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A lesser kind of citizen

Patricia Mindus is Associate Professor of Practical Philosophy and Wallenberg Academy Research Fellow at Uppsala University, Sweden, where she directs the project CIVIS SUM on practices of rule of law and migration policy in the EU. She works on citizenship and migration law in the EU, with a political and legal theory perspective and is a leading expert on legal realism. 

Her book European Citizenship after Brexit is available to read Open Access.

A year ago I argued that instead of engaging in shaky forecasting on where negotiations might lead we ought to be clear about the cliff-hanger scenario: It is against this backdrop that progress (or regress) in negotiations is measured. It was premonitory to understand curtailment of rights and status, a topic I addressed in detail in my book European Citizenship After Brexit. So where are we heading? In my view, we have gone from bad to worse.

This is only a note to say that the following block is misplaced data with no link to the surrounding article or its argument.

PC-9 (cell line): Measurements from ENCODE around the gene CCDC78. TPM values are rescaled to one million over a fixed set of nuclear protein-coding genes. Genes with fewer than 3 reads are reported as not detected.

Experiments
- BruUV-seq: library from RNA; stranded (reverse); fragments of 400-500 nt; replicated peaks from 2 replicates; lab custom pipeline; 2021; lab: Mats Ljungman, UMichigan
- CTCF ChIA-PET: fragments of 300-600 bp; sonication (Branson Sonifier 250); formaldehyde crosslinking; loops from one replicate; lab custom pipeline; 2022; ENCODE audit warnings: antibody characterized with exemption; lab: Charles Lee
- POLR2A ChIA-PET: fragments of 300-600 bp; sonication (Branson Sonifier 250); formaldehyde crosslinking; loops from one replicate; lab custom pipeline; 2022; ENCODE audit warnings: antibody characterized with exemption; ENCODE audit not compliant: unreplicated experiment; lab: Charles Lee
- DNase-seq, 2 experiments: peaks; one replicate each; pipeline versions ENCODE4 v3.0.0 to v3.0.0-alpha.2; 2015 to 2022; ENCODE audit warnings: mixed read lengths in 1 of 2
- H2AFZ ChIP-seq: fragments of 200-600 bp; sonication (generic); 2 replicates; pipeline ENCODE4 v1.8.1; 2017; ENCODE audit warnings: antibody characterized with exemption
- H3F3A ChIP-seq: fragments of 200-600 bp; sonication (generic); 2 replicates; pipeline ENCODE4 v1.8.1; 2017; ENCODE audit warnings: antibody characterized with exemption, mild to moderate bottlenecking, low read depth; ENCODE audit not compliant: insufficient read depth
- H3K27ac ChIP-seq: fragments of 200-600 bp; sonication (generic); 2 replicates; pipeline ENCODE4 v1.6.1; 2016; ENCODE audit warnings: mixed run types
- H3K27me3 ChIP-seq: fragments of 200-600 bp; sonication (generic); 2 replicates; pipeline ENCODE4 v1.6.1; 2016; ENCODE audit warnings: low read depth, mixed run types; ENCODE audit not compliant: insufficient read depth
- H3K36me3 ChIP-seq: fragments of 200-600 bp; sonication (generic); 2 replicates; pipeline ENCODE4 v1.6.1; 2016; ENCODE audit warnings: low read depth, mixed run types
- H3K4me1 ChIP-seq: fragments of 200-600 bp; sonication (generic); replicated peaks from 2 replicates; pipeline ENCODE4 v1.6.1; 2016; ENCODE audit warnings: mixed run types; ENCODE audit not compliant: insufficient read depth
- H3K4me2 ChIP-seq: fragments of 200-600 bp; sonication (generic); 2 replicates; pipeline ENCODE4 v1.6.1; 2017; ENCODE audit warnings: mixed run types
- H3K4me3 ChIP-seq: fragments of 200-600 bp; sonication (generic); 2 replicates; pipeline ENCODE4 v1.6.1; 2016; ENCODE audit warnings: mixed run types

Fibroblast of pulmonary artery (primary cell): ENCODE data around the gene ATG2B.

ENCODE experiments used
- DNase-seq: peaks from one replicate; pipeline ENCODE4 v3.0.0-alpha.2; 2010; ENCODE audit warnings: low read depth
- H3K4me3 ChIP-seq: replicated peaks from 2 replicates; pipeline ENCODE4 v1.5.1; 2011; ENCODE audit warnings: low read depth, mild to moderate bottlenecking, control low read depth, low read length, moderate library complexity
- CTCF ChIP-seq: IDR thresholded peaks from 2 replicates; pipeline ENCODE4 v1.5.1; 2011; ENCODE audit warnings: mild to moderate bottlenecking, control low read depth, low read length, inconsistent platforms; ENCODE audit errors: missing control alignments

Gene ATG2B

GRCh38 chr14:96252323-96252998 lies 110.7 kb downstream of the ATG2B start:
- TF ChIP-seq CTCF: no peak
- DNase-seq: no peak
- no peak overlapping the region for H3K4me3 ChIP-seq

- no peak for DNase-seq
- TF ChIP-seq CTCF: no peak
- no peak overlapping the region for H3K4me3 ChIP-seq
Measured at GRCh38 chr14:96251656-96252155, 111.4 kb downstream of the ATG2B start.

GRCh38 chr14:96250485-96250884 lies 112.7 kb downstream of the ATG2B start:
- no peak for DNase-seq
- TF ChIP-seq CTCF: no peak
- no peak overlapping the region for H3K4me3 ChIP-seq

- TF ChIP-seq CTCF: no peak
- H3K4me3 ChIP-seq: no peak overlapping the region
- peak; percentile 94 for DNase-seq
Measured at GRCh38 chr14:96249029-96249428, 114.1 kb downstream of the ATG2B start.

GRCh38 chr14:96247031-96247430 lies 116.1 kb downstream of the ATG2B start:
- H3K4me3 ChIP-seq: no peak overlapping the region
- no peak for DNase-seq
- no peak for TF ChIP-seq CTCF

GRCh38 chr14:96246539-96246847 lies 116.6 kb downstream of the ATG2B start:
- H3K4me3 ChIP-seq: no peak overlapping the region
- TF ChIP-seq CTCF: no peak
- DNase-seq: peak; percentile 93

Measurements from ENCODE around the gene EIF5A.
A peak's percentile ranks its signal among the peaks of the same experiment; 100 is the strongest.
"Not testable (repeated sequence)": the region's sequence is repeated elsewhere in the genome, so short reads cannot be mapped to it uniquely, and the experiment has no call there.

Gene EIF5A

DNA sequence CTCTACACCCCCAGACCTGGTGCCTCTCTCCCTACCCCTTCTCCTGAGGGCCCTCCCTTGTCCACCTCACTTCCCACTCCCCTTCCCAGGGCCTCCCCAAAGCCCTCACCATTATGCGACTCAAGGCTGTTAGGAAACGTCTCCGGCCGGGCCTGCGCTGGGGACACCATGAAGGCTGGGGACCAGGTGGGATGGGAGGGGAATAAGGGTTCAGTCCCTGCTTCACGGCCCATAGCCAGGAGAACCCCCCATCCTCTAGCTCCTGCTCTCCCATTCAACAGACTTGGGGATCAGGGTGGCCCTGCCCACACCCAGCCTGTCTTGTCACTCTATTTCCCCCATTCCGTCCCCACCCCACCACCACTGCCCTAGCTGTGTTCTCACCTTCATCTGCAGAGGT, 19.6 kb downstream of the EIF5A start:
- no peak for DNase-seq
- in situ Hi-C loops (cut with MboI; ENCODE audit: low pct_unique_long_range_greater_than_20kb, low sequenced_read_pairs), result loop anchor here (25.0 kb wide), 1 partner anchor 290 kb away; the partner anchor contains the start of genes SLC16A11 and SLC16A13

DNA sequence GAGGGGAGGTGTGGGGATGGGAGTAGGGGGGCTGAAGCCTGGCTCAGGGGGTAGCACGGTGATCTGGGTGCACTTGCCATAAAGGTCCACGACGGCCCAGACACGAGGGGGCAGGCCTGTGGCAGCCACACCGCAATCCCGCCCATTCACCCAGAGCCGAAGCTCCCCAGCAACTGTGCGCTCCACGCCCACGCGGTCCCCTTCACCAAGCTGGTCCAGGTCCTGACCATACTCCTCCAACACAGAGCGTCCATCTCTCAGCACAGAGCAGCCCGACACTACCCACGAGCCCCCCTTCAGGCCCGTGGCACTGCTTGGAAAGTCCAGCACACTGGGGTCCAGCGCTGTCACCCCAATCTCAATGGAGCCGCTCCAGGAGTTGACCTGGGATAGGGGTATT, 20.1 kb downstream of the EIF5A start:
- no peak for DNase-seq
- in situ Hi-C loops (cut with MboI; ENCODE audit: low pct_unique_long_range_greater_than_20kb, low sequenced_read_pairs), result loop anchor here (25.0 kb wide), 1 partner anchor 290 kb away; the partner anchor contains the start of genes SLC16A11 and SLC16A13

No matter its final shape, Brexit brings changes to the territorial scope of the application of the Treatises. It will impact ‘one of the major achievements of EU integration’: The citizenry of the Union. This will shrink in size, change in composition, with some of its parts becoming particularly exposed – e.g. those citizens who have relied on free movement in making their life choices. Many people around Europe are worried about losing residence rights and being subjected to a different migration status, possibly including that of irregular migrants liable to administrative detention. But what is worse is that European citizens face a collective and automatic lapse of status. Loss of citizenship en masse by the automatic workings of the law will affect all EU citizens of exclusively British nationality. Legally, this loss of citizenship is not voluntary since it is not the fruit of individual renunciation – this is so regardless of the ballot cast. Under international law, a provision that causes people to lose citizenship needs to be challengeable. If it cannot be challenged, it falls into the category of ‘arbitrary loss of citizenship’ which is prohibited by a range of international instruments.